June 24, 2022

Marco and Nicole’s Story — A Shared Journey

Marco was first diagnosed with food allergies at the age of one. By the time he was a senior in high school and first came to Latitude in 2019, he had already outgrown 4 of his 16 allergies. That year Marco and his family had received encouraging news after blood work with their longtime allergist  — but he needed to go through 12 oral food challenges (OFCs) to determine if all of his allergens had been outgrown.

Attempting to complete all of the OFCs — often 4 hour or more appointments, sometimes requiring spacing more than a week a part —  in a short period of time seemed virtually impossible. The wait time to get into his existing doctor was very long and those types of appointments were very limited. 

Serendipitously, around the same time, Marco’s mom, Nicole, met Latitude co-founder and fellow food allergy parent, Julie Bitler, at an allergy conference. Nicole was excited about the opportunity that Latitude provided for Marco to get answers quickly and the possibility for OIT in the future. Their story has brought both mother and son on a 20 year journey.

Through Nicole’s eyes: where Marco’s food allergy journey began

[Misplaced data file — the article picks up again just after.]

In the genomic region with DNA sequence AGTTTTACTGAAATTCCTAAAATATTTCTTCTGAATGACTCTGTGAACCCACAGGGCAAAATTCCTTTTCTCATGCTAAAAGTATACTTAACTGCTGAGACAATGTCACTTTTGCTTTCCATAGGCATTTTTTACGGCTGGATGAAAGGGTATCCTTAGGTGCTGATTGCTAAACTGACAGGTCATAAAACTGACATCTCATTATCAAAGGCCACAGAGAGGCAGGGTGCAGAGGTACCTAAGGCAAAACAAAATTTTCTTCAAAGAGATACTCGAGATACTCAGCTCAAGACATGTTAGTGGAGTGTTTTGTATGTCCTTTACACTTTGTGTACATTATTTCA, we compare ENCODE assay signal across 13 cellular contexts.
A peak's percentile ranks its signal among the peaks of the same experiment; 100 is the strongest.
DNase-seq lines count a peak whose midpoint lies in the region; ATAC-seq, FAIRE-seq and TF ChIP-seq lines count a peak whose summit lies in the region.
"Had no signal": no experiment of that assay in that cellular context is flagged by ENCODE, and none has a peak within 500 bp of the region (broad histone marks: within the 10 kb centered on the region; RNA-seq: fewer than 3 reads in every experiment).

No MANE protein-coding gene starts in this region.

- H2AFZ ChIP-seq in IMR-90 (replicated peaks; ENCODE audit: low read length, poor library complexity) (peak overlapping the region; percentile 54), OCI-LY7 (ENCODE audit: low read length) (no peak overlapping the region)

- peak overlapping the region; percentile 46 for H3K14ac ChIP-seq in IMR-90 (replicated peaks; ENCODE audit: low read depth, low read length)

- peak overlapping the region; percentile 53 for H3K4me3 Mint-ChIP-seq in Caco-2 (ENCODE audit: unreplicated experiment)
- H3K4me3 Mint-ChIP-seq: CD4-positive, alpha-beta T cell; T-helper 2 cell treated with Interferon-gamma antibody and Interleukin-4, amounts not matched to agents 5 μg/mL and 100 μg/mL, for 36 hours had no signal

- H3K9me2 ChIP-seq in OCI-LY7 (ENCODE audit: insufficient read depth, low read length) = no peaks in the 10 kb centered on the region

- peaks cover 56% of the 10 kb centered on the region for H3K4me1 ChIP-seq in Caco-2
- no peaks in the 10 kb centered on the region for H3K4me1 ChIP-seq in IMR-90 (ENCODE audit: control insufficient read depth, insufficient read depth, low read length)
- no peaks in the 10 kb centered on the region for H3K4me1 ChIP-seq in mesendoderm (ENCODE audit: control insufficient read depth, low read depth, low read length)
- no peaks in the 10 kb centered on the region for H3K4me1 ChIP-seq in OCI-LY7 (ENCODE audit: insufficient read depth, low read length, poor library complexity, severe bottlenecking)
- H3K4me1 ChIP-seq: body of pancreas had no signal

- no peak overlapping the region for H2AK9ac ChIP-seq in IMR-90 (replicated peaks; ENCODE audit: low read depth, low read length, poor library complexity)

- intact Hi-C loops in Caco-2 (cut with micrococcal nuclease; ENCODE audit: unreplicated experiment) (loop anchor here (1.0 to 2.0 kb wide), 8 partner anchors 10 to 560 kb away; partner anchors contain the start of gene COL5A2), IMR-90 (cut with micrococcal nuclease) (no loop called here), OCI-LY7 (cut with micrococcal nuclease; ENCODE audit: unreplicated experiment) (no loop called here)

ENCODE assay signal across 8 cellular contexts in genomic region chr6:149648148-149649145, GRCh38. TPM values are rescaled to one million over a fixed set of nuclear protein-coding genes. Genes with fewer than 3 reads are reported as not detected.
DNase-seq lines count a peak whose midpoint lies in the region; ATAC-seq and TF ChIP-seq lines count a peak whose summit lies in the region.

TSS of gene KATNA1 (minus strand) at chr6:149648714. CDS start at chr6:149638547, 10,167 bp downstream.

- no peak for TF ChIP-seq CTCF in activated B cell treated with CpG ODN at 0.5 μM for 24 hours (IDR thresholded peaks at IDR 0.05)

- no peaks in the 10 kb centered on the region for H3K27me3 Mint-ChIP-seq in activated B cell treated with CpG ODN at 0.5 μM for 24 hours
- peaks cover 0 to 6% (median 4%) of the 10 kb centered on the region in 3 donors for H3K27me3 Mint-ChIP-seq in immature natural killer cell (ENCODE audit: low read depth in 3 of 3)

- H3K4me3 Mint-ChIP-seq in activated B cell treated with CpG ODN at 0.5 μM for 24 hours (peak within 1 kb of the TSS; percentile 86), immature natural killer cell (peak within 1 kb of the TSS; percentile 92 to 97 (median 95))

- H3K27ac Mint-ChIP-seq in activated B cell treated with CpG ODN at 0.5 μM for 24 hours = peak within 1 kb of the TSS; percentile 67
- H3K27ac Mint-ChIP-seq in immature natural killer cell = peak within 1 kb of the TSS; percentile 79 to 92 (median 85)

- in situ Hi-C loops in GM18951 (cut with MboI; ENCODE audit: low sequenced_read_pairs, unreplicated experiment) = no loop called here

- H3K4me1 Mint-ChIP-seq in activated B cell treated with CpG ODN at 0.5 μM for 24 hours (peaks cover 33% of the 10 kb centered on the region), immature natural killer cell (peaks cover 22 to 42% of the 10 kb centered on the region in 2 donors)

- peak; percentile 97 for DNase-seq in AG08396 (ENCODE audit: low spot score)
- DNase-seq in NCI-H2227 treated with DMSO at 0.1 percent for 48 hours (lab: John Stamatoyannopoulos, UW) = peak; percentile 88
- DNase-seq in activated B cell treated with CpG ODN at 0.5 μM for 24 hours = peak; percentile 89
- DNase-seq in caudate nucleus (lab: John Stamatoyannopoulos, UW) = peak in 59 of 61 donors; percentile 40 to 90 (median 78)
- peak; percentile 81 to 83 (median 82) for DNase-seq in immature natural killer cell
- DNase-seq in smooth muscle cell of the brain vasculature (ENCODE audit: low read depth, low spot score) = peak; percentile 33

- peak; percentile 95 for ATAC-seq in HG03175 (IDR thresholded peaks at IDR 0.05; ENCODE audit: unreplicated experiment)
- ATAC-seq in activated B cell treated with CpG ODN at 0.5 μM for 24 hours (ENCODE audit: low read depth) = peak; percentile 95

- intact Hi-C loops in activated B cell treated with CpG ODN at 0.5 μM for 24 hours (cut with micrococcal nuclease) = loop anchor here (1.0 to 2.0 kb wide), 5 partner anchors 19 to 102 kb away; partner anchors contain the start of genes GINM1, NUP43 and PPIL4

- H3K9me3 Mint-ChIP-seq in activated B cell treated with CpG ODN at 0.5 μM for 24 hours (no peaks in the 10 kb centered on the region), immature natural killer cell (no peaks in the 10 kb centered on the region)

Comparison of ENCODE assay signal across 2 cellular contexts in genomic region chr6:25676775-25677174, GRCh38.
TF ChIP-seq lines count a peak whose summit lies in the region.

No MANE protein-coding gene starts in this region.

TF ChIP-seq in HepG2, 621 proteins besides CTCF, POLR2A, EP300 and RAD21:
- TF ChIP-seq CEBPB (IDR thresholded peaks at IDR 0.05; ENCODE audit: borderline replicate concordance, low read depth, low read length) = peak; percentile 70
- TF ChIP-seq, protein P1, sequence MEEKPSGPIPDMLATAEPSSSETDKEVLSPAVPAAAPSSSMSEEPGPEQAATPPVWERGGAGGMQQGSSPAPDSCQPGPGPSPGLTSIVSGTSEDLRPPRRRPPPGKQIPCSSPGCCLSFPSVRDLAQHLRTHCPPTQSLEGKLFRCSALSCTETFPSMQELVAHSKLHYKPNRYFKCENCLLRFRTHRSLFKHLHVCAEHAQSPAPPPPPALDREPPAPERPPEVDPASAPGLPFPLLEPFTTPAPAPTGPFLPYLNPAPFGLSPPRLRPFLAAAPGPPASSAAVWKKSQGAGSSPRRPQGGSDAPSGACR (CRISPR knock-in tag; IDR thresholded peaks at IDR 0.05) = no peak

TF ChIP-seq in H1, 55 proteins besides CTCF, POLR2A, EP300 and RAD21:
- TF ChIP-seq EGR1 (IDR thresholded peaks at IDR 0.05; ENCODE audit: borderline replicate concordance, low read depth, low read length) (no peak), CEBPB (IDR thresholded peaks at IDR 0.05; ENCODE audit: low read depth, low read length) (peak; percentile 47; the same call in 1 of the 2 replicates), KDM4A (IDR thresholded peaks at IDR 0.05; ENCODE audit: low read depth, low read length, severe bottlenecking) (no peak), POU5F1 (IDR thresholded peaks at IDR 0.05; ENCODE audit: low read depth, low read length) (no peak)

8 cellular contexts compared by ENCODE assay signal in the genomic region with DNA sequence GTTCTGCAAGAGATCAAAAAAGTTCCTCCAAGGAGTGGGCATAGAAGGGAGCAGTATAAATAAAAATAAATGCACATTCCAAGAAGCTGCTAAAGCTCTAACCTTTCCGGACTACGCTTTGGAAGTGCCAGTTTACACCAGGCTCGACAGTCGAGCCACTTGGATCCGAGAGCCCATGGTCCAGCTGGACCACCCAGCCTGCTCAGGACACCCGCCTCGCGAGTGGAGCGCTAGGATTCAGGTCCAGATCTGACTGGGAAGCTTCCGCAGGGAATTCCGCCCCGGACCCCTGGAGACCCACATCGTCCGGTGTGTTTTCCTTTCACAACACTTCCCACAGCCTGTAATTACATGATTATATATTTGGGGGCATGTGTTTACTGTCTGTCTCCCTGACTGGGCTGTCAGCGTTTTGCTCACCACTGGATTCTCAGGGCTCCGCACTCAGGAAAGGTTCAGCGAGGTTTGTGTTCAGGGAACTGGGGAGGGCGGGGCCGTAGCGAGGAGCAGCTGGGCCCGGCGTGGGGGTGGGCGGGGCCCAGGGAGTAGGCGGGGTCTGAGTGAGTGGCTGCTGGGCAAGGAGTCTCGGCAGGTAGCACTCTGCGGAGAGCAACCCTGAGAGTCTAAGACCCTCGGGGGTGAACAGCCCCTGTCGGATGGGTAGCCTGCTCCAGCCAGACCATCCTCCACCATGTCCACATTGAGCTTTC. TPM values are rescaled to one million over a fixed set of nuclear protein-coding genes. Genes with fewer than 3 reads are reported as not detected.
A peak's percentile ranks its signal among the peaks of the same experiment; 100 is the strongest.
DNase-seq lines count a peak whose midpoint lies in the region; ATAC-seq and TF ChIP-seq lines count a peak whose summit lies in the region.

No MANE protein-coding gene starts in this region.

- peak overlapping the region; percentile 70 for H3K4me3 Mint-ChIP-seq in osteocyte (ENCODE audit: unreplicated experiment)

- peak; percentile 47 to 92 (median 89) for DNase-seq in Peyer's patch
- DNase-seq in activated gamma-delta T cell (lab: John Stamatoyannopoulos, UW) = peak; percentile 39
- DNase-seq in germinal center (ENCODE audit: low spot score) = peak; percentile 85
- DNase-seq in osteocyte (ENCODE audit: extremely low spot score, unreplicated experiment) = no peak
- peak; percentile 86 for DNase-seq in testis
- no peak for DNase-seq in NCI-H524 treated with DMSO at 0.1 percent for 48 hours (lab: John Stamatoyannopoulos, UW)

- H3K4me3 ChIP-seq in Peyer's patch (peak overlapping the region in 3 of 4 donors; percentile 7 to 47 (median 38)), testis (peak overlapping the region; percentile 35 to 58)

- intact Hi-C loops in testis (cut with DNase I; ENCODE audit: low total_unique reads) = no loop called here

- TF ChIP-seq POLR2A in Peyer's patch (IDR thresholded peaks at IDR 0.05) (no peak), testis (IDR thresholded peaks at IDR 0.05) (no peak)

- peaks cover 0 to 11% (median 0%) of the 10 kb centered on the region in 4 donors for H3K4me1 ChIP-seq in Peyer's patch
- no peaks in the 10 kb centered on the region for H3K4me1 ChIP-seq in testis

I remember the first real sign that Marco had food allergies. I was traveling quite a bit for work and had to give him formula for the first time. He had two quick sips from his bottle of milk-based formula and broke out in hives around his mouth. I remember calling the doctor who said not to worry, he was fine and to make sure to give him milk before his one year appointment. He reassured me and told me to come to him if anything happened. Regardless, I decided to pump and didn’t feed him any more formula. Right before his one year appointment, I gave him a little milk in the hopes of hitting the pediatrician-recommended milestones. Unfortunately, it did not go as planned. He had ¼ cup of milk and in the time it took for me to turn around and hang up the phone, Marco went into anaphylaxis. We were lucky —  I handled the situation completely wrong, yet he ended up being ok. I didn’t have any antihistamine or epinephrine on hand, so instead I did exactly what the doctor ordered and drove to the office with Marco struggling to breathe. After that experience, Marco was seen by an allergist and we found out that he was allergic to 16 different foods — the beginning of our food allergy journey. I needed a babysitter just so I could take the time to scour the aisles at Whole Foods to figure out what I would be able to feed him and the rest of our family. This was in the early 2000’s so food allergies were not as well understood as they are today.